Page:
Democrat - March-April 2010
Some pertinent points made by Arther Smelt
With the prospect of a general election to be held in May (2010), there is an atmosphere of distrust and hostility on the part of the electorate towards politics and politicians. As a result there is a possibility that the turnout at election time may be at an all-time low. Many voters are of the view that voting is a waste of time because there is little difference between the major parties. The allegiance of politicians to their masters in the Square Mile, the speculators and moneygrubbers, make them what they are. An elected dictatorship.
After the election of 1997, Tony Blair talked of a “new dawn” in order to give the impression that under New Labour life would change for the better. Although hope springs eternal, the hardened student of politics capable of factual assessment cannot but be haunted by the knowledge that such histrionics come from the mouths of major party politicians regardless of their professed political leanings.
There is an argument that if voting changed anything it would not be allowed. Recent evidence bears this out. When the European Constitution was concocted and the people of France and Holland voted against it, those honest and transparent politicians changed its name to the Lisbon Treaty and pretended it was a different treaty. This enabled them to disregard the votes of the French and Dutch people. The British people were promised a referendum on the Lisbon Treaty but when it became apparent that there would be an overwhelming vote against, the promise was withdrawn. Ireland was the only country to be allowed a referendum and when the electorate voted against the Lisbon Treaty, they were made to vote again. After millions of Euros were spent on a campaign to frighten the Irish into voting yes, a rerun was engineered. On the other hand the supporters of the no campaign had nothing like the funding or access to the media to put their case. Another example of one-sided so-called democracy.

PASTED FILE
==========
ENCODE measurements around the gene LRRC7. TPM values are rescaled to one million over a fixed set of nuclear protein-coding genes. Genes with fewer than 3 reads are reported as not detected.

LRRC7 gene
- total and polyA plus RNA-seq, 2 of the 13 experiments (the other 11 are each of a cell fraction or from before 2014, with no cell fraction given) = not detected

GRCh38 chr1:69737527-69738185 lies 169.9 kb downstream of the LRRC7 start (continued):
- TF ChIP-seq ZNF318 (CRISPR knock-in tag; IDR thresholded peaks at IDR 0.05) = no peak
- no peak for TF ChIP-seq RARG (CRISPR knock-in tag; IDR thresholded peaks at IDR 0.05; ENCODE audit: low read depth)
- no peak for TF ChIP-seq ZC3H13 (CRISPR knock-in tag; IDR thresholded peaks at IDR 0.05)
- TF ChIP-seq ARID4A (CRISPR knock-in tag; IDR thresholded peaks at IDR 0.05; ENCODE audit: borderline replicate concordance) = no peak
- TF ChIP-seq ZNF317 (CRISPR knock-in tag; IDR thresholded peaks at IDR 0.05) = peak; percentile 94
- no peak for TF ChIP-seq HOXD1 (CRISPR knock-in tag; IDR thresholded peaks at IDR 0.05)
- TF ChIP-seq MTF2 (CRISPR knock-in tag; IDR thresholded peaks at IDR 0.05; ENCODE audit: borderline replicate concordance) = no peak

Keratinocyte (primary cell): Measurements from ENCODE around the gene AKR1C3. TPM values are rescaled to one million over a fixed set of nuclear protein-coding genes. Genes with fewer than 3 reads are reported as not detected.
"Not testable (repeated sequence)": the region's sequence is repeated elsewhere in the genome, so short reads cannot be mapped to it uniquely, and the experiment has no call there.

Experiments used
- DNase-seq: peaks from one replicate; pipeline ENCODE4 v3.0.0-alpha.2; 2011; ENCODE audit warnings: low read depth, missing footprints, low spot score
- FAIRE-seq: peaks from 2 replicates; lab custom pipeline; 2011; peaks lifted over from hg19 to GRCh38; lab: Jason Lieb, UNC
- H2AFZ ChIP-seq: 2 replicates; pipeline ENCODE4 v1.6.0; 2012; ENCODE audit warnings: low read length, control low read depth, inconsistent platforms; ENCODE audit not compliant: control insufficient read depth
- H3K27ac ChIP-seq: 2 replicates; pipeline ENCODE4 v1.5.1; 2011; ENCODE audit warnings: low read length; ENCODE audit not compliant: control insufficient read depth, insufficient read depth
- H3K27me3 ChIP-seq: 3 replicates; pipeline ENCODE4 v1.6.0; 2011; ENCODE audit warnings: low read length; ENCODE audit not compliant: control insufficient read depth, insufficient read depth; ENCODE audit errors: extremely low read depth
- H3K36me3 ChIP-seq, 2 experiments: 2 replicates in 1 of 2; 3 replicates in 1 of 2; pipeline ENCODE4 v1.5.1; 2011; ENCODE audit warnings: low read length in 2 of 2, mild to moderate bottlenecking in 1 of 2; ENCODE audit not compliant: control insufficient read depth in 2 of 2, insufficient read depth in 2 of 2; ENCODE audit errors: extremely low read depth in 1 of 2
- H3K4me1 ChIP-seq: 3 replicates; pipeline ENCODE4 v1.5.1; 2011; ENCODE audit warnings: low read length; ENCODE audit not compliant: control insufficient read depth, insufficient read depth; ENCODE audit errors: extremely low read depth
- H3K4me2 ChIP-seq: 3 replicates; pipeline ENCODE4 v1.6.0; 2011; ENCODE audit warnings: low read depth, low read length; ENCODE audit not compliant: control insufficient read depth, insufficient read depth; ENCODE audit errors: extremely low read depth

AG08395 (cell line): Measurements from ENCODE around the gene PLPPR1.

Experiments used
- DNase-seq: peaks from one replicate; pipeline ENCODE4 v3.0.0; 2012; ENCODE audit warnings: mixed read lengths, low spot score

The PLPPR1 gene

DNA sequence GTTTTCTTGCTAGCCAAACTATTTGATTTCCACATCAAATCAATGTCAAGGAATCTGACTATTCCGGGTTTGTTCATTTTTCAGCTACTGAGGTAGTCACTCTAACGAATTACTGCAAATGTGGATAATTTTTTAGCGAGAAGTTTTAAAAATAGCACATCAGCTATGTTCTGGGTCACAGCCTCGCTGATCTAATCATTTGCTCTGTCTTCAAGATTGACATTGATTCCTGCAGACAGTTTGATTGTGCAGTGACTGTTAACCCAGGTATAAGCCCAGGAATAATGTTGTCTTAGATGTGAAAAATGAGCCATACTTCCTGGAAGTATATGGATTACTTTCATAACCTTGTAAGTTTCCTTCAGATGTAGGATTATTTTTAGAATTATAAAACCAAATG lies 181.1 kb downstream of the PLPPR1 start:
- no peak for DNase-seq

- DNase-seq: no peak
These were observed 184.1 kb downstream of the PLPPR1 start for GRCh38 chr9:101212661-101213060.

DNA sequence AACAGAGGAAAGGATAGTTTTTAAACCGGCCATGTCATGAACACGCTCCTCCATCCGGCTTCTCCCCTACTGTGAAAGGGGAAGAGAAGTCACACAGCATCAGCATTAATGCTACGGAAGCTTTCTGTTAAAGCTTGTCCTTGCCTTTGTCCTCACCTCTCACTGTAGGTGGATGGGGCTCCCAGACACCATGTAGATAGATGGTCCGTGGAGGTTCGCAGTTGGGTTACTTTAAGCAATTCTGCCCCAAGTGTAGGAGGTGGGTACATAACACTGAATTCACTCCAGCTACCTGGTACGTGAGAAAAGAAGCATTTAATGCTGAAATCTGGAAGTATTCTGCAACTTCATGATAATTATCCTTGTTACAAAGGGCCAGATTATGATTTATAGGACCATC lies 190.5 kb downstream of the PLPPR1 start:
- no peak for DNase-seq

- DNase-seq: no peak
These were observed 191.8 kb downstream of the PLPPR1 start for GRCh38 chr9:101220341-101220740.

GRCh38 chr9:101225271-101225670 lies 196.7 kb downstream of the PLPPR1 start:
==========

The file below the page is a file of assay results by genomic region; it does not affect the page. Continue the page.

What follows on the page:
There are some trades unionists and politicians who profess adherence to and support for proletarian interests but at the same time support EU where the intention is to consolidate the very policies and betting shop economics which have brought about the chaos we experience now.
Feeble excuses have been made that the so-called credit crunch could not be avoided here because it was worldwide. Reality is that the regulatory bodies could not or would not do their job of regulating the excesses and that state of affairs continues today.
EU membership was going to do so many wonderful things. Prevent wars, develop trade, ensure our future prosperity and so on. It has done none of this and we are now witnessing crises in one EU country after another. That wonderful currency the Euro is not as stable as we were led to believe it would be. Our public services are being fragmented by EU directives pursuing the dogma of ‘freeing up for competition’. Unemployment is becoming a serious problem throughout the EU.
Public Private Partnerships, private finance initiatives are being used to privatise the public sector. Over the years lip service has been paid to the mantra of what works best. It is painfully obvious that privatisation of everything in sight is not the answer. Sometimes privatisation could be the best option but government should be honest enough to acknowledge when this is not so.
Where serious illness is concerned it is necessary to arrive at a correct diagnosis in order to treat it. Failure to do so will result in a worsening of the illness and consequences most of us do not want.